Flexible thermoelectric nanogenerator on paper

(Nanowerk Spotlight) Temperature differentials (heat) are ubiquitously present in our environment, making thermoelectric energy harvesting a highly attractive research field. The thermoelectric effect is the direct conversion of temperature difference to electric voltage – a phenomenon described by the Seebeck effect and measured by a Seebeck coefficient (volts per difference in temperature).
Flexible thermoelectric generators that are capable of producing electricity out of a temperature difference – even on a single device – could have many applications in consumer and medical electronics. However, conventional thermoelectric materials are rigid and brittle and don't lend themselves to be used with flexible devices.
In a previous Nanowerk Spotlight we reported on the fabrication of thermoelectric paper devices that utilize waste heat to power electronics and sensors.
In new work coming out of King Abdullah University of Science and Technology (KAUST), a team led by Muhammad Mustafa Hussain, an Associate Professor of Electrical Engineering, now demonstrates another paper-based thermoelectric device.
"Our flexible paper-based devices can be easily stacked or efficiently folded and cut through origami and kirigami techniques so that it is possible to achieve higher power densities," Hussain tells Nanowerk. "This allows for enough electricity to be generated to supply low-power systems, especially in applications where flexibility is advantageous, such as robotics, cybernetics, wearable devices or bio-integrated systems."
The team is reporting their findings in Nano Energy ("Paper-Based Origami Flexible and Foldable Thermoelectric Nanogenerator" – in press).
paper-based thermoelectric nanogenerator
a) Scanning electron microscopy (SEM) image of a strip of Bi2Te3 deposited on standard paper. b) Zoom-in SEM image of a). Standard paper –based foldable thermoelectric nanogenerator with four thermoelectric pairs, c) top view, and d) side view. (In the middle, a schematic representation of the foldable paper-based thermoelectric nanogenerator). (© Elsevier)
To develop their affordable and efficient thermoelectric nanogenerators, the researchers used simple micromachining and microfabrication techniques to integrate inorganic materials with standard paper substrates.
As active thermoelectric materials for their generators, they used bismuth telluride (Bi2Te3) and antimony telluride (Sb2Te3) – two well-known thermoelectric materials with high figures of merit that have been often used to implement efficient TEGs for an extensive range of applications.
"Our devices can be implemented rapidly and, at the same time, exhibit flexibility and mechanical adaptability for a diverse set of scenarios ranging from vertical or horizontal schemes that can be conveniently used for various applications," explains Jhonathan Prieto Rojas, an assistant professor at King Fahd University of Petroleum & Minerals, and first author of the paper. "We used two kinds of papers, standard and polyester-based, to demonstrate foldable, flexible and affordable thermoelectric nanogenerators."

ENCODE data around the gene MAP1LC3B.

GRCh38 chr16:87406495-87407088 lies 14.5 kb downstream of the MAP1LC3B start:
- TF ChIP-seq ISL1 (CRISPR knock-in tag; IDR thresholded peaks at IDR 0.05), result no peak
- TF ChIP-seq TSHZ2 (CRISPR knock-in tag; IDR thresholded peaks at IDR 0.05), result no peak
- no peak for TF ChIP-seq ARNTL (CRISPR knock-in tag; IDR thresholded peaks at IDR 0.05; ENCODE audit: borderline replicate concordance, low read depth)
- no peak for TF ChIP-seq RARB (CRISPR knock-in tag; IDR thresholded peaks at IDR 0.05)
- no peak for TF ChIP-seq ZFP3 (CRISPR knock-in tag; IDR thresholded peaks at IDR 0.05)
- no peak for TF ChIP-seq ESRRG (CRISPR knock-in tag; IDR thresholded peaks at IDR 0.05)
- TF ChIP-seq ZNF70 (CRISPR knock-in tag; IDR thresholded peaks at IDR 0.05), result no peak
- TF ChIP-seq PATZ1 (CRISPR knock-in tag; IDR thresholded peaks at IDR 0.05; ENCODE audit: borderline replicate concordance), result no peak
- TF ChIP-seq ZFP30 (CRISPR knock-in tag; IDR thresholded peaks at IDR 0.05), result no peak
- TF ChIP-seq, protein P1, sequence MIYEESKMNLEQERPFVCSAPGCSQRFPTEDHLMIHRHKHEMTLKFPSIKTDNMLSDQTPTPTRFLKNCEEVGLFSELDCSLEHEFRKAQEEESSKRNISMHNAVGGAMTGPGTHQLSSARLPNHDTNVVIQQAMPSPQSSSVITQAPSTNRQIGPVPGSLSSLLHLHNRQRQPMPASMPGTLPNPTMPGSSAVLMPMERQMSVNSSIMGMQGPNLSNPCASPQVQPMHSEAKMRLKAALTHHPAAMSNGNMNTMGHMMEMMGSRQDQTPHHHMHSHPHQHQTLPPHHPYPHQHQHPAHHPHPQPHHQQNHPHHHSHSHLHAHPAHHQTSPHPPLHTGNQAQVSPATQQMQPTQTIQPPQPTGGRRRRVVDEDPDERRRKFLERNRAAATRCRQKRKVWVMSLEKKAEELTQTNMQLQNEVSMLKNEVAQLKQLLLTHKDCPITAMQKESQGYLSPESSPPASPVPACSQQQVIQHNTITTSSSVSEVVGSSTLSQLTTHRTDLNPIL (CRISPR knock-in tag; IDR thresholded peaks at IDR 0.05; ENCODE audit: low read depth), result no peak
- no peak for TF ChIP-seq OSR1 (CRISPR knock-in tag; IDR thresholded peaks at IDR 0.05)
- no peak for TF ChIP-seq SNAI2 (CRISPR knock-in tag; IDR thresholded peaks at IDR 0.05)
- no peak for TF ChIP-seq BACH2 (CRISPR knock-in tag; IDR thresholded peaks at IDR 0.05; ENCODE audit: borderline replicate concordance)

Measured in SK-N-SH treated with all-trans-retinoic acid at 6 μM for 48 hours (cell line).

The first nanogenerator implementation (on standard paper) presented a power of 0.5 nW at a temperature difference of 50 K, whereas an optimized second implementation (on a tearless, extra-smooth, polyester paper) achieved less internal resistance and a higher power generation (~80 nW) at a temperature difference of 75 K.
The researchers note that, mechanically, both thermoelectric films are stable on both paper substrates, showing some degradation in electric resistance after a compressive strain test or a cycling test, although due to the stiffer nature of polyester paper, the degradation can be more noticeable. They are confident that encapsulation and placement of the thermoelectric films in the neutral mechanical plane will help to reduce this effect.
Apart from the devices' mechanical performance, the next steps will also address an improvement of the power generation by introducing novel nanomaterials and process optimization.
"Additionally, improving the surface properties of the paper can help to improve performance and efficiency," says Hussain. "Finally, power density can be greatly enhanced through suitable origami/kirigami folding and cutting techniques."
Michael Berger By – Michael is author of three books by the Royal Society of Chemistry:
Nano-Society: Pushing the Boundaries of Technology,
Nanotechnology: The Future is Tiny, and
Nanoengineering: The Skills and Tools Making Technology Invisible
Copyright © Nanowerk LLC

Become a Spotlight guest author! Join our large and growing group of guest contributors. Have you just published a scientific paper or have other exciting developments to share with the nanotechnology community? Here is how to publish on nanowerk.com.